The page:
Moving on from the phonographs were the gramophones which were electrically powered and very often paired with a radio contained in a large piece of furniture called a radiogram. Most stylish homes owned a radiogram in the 1950’s and 1960’s, or at least aspired to owning one. When not in use they looked like a sideboard, they got rid of the need to have a great big old fashioned wireless and whenever the need arose they also had a built in record player.
Having a radiogram at home was all well and good but most teenagers wanted to get out and about with their music and play their records where Mum and Dad were out of the way, so the ‘portable’ record player was invented. ‘Portable’ meant about fifteen kilos in weight, made of a heavy wooden frame and covered with leatherette with a carrying handle on the side. Most people couldn’t lift it up without having to balance it on their thigh.
Until the start of the 1950’s records were still produced in the large 78rpm style which were very large, very brittle and weighed a ton. If you took your record collection and ‘portable’ Dansette record player over to someone’s house in those days it was a major load to carry, but to us it was ‘portable’ and freedom. The large 78rpm records were produced right up until the mid 1950’s. Most of Elvis’s first hits were on 78’s and even Cliff Richard’s first hit Living Doll was produced on a large 78rpm disc.
From about 1958 onwards the more modern vinyl records began to be produced. These played at 45rpm and were much smaller and lighter. They were also more flexible and less prone to breakage than the big 78’s which would usually snap in half or break into three pieces if they were knocked or stood on. And they were easy to stack under the arm at the top of the centre post on the turntable which could stack at least ten records and release them down to the turntable below one at a time after each previous record had finished.
Vinyl’s were a new era altogether. You could get hundreds of vinyl records into a plastic file and carry them anywhere you wanted to without much effort. The big hulking ‘portable’ was still going strong throughout the sixties but smaller and lighter portables came along which were easier to transport.
Of course, since those days we have gone through the Cassette experience during the seventies, then the CD experience during the eighties and nineties and ultimately the computer downloads and all the ipod stuff.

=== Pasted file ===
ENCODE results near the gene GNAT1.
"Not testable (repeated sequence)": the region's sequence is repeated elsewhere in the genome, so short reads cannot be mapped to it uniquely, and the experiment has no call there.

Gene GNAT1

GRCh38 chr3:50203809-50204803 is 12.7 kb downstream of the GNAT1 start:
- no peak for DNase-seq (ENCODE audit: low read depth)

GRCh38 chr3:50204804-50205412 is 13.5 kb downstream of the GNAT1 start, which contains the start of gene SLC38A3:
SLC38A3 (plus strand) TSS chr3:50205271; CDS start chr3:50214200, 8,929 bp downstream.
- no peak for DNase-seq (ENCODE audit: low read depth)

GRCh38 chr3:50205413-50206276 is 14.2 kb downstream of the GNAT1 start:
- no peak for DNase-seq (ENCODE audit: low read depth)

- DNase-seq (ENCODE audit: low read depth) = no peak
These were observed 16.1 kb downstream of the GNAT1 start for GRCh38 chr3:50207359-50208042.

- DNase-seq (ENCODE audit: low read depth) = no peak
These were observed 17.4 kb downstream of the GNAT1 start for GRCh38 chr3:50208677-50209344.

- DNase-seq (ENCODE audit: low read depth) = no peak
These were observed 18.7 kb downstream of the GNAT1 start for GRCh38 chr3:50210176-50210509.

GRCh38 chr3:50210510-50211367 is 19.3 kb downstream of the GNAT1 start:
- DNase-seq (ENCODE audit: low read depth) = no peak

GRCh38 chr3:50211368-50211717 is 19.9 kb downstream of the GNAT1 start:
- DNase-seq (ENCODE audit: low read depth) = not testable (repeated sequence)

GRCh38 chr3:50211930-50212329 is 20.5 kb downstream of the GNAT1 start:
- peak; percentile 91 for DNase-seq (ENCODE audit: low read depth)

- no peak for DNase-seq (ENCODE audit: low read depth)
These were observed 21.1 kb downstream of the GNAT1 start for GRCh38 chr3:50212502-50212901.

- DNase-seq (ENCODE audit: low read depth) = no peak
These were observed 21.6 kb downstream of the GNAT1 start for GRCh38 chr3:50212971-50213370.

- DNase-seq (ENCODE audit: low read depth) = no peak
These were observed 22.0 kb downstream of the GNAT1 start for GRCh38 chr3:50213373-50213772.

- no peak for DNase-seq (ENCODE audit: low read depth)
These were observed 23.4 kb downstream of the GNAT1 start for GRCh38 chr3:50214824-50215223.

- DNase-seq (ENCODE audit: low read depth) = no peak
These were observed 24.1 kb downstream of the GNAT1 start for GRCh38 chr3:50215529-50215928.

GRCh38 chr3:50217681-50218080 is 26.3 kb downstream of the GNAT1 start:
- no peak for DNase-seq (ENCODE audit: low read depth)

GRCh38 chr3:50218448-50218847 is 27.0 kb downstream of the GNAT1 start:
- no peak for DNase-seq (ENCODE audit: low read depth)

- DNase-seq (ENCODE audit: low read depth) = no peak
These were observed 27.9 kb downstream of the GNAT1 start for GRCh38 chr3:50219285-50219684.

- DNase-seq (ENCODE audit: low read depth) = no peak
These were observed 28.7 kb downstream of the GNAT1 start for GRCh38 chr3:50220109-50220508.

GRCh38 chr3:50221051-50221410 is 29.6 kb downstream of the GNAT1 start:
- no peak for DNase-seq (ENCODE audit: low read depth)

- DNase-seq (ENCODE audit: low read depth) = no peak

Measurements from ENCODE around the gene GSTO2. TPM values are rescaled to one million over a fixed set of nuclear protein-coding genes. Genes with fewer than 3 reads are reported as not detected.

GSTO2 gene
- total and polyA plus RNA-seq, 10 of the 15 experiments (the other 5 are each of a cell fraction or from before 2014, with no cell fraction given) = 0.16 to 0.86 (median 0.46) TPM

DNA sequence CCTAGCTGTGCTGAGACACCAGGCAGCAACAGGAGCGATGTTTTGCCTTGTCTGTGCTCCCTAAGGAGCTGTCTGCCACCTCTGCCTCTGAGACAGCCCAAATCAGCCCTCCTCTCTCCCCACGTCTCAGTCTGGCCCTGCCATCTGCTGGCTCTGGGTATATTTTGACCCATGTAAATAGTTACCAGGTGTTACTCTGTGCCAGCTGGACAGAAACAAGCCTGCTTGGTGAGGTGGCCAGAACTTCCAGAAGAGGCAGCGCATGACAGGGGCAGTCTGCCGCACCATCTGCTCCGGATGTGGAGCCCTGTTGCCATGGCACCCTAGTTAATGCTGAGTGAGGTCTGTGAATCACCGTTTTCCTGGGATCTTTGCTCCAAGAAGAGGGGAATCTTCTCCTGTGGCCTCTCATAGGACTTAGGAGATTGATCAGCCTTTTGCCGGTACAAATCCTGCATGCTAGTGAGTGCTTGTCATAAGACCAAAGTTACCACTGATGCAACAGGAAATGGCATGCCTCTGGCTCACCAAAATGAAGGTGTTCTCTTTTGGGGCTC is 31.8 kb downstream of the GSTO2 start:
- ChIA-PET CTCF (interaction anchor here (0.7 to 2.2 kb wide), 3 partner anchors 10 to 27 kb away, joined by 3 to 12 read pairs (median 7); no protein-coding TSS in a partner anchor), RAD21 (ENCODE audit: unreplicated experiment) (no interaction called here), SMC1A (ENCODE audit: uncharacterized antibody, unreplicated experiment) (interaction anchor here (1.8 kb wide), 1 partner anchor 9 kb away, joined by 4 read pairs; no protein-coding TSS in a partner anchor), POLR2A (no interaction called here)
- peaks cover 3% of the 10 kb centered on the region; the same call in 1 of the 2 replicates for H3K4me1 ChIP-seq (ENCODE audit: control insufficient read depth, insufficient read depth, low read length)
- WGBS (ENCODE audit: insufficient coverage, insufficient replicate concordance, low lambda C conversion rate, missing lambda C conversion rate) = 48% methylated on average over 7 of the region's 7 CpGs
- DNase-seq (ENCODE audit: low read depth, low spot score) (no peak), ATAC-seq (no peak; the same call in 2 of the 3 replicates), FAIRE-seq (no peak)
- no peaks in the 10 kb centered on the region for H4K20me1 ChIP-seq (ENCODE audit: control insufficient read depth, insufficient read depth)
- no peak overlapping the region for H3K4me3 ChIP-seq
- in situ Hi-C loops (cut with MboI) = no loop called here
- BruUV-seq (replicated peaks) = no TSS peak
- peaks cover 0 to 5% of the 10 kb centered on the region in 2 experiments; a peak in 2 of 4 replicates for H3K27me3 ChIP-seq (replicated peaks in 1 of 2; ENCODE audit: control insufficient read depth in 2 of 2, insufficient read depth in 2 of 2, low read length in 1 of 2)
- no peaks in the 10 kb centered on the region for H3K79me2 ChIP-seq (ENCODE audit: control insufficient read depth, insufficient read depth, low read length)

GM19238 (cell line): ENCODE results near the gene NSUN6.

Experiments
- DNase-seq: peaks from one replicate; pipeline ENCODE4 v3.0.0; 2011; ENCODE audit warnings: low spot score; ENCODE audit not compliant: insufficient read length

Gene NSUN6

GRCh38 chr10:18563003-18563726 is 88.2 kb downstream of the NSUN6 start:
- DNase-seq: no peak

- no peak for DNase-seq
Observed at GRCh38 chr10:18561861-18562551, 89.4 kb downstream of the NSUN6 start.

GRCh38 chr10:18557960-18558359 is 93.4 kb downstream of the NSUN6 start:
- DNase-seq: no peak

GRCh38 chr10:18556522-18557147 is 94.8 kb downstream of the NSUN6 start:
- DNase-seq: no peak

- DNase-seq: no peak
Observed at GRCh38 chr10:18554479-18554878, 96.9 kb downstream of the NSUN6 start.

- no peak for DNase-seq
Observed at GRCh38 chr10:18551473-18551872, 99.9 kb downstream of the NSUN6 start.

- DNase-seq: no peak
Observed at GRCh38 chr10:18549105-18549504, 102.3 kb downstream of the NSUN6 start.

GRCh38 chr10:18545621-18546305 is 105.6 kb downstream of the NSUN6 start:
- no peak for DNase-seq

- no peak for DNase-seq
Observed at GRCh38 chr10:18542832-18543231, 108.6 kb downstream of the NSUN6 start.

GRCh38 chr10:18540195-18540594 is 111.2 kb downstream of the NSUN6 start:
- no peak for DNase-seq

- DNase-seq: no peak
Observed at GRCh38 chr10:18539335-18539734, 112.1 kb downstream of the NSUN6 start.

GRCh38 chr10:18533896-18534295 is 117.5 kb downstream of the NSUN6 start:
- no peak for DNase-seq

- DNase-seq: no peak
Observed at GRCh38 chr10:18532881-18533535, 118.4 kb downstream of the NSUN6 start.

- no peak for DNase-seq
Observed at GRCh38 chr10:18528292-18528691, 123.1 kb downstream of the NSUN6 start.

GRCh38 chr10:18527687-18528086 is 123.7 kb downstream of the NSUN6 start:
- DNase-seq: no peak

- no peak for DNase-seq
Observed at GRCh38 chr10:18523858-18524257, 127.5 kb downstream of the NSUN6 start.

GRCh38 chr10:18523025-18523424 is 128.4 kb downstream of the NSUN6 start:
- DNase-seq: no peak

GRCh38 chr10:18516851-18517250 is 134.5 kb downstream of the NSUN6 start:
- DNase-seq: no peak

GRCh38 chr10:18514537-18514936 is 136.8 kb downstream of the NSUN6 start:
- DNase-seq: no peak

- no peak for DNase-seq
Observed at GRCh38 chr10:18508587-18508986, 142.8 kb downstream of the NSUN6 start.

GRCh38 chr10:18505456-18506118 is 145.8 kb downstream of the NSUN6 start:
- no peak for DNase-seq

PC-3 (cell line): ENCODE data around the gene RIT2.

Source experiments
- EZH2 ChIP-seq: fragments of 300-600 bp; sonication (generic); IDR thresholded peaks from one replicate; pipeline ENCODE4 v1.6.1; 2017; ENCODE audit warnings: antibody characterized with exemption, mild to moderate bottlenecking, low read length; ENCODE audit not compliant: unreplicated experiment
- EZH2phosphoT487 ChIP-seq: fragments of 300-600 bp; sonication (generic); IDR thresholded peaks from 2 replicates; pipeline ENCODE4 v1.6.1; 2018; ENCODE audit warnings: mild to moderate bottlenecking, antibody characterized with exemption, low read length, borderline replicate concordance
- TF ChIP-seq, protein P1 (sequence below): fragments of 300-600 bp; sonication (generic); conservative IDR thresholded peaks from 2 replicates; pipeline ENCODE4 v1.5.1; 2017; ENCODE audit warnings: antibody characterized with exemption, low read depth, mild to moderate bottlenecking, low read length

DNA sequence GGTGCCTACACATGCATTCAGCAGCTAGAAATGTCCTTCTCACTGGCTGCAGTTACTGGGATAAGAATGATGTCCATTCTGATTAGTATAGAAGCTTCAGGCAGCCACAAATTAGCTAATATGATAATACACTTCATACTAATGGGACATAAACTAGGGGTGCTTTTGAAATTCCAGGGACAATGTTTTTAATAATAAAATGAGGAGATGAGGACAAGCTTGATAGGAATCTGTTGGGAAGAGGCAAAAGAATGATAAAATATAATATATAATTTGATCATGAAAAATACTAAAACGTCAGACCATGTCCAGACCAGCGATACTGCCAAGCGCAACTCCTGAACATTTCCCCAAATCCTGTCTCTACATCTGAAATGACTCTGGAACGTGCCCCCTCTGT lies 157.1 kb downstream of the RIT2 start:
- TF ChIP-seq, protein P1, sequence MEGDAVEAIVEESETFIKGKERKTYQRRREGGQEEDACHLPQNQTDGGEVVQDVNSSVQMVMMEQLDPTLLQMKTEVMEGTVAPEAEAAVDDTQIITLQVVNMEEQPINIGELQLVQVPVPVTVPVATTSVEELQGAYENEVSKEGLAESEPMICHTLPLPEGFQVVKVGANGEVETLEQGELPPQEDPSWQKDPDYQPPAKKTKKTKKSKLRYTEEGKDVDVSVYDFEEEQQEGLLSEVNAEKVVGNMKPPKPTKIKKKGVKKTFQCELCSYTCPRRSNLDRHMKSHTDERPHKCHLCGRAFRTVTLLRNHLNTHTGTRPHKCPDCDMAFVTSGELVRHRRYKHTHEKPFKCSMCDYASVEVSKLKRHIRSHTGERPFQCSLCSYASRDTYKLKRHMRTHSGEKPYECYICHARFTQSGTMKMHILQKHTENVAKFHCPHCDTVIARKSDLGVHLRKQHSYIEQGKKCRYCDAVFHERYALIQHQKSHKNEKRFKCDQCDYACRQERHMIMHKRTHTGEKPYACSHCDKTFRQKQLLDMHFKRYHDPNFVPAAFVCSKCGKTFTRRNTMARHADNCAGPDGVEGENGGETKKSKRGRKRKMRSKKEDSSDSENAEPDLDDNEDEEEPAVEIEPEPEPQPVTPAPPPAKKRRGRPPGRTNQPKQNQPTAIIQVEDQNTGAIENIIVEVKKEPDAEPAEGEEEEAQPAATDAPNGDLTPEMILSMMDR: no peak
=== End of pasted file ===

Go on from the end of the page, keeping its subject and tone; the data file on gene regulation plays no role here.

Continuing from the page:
All these new things are great and very convenient but having records and a record player was a whole experience that was part and parcel of the teenage years for many Baby Boomers. There were the record shops where you could request to listen to a record, go into a booth and put on headphones to listen to it. This was meant to encourage you to buy the single but a lot of the time people just listened to it and left. The record shop was a major venue to congregate on a Saturday and very often during the week, after school had finished. Any girls and boys who were lucky enough to get a job in the local record shop were the envy of the whole town. Very often the girl working behind the counter in the record shop would be dating someone in a local band which all added to the glamour of the experience especially if the band had a single out and that boy was visiting his girlfriend at the record shop on a Saturday morning.
Eventually local record shops with headphone booths either closed down or were taken over by the multiples. New technology kicked in and the rest is history. Thanks to DJ’s who have continued to use turntables and turned them into an art form of mixing techniques, the vinyl has stayed alive and more recently has started to make a comeback in the mainstream.
As great as the old record players and the memories they hold were, new record players are now being manufactured, a great many of them are still in the old retro style but this time around they are fitted with better speakers and USB ports so that music can be transferred from the old vinyl discs to ipods and computers so that we may never lose our music again, simply because the record broke.